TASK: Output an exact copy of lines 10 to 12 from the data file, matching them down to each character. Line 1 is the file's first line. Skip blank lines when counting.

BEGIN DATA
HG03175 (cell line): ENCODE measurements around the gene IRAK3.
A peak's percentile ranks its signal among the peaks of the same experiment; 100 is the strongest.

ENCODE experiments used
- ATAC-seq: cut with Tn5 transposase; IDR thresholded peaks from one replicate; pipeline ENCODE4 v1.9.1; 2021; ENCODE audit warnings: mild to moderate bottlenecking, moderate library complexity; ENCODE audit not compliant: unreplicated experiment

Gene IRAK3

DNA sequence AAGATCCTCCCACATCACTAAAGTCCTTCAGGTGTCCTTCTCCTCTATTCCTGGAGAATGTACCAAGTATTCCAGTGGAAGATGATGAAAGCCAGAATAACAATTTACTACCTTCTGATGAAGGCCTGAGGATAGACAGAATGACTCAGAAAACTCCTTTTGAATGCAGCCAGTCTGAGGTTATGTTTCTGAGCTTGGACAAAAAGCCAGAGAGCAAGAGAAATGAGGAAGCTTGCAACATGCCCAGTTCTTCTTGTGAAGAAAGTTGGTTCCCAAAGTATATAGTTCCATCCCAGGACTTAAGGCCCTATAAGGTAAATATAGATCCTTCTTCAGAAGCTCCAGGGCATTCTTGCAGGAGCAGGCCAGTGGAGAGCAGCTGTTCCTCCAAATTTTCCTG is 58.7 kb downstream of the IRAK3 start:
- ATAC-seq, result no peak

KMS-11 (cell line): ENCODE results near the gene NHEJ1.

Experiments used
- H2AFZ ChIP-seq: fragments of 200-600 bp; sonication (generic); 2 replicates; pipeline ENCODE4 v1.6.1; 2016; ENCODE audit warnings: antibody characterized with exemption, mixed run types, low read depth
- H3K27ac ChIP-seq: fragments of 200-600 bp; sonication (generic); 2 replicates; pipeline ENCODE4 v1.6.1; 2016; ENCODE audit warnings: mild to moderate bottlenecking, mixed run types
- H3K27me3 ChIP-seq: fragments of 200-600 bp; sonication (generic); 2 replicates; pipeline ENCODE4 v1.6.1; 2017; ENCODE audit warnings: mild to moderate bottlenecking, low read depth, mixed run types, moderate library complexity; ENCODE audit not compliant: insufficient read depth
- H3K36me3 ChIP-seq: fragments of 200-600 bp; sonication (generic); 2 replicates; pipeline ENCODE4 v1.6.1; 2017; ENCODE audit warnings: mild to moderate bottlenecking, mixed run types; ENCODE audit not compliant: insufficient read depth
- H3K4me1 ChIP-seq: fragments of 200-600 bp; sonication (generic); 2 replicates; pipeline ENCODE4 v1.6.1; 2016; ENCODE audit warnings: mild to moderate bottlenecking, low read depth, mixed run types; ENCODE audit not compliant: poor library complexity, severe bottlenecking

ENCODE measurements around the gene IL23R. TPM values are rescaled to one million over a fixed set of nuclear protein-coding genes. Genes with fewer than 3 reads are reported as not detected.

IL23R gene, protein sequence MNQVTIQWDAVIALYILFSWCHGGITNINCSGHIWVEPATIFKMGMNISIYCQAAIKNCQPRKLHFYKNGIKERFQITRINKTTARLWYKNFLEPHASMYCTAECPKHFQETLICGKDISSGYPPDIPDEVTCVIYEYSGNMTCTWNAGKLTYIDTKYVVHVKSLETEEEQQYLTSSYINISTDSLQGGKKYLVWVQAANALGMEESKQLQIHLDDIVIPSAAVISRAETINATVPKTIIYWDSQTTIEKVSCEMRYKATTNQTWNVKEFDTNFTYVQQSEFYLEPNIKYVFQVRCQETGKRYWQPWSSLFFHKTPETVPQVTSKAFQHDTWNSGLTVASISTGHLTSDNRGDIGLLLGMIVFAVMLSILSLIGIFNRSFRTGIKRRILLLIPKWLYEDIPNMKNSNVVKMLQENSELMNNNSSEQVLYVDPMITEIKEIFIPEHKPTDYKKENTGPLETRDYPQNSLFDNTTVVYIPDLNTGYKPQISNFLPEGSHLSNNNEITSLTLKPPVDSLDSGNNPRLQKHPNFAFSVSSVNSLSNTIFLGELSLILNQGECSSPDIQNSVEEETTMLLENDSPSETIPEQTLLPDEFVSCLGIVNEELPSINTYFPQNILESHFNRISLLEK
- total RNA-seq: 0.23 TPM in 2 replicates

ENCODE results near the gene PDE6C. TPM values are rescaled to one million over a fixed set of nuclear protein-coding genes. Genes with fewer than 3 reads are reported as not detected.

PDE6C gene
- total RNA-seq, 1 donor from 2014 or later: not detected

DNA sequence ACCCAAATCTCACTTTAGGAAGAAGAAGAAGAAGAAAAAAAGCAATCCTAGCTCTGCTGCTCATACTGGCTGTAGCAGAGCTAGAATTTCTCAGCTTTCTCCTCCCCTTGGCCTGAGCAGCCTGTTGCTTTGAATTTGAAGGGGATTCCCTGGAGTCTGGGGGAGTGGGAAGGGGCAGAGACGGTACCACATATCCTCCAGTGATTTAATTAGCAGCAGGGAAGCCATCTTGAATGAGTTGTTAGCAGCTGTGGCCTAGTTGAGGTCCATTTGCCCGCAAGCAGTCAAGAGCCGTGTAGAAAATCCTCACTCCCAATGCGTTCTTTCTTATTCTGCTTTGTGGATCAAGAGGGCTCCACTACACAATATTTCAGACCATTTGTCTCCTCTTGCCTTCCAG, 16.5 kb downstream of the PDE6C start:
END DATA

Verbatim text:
- H2AFZ ChIP-seq: fragments of 200-600 bp; sonication (generic); 2 replicates; pipeline ENCODE4 v1.6.1; 2016; ENCODE audit warnings: antibody characterized with exemption, mixed run types, low read depth
- H3K27ac ChIP-seq: fragments of 200-600 bp; sonication (generic); 2 replicates; pipeline ENCODE4 v1.6.1; 2016; ENCODE audit warnings: mild to moderate bottlenecking, mixed run types
- H3K27me3 ChIP-seq: fragments of 200-600 bp; sonication (generic); 2 replicates; pipeline ENCODE4 v1.6.1; 2017; ENCODE audit warnings: mild to moderate bottlenecking, low read depth, mixed run types, moderate library complexity; ENCODE audit not compliant: insufficient read depth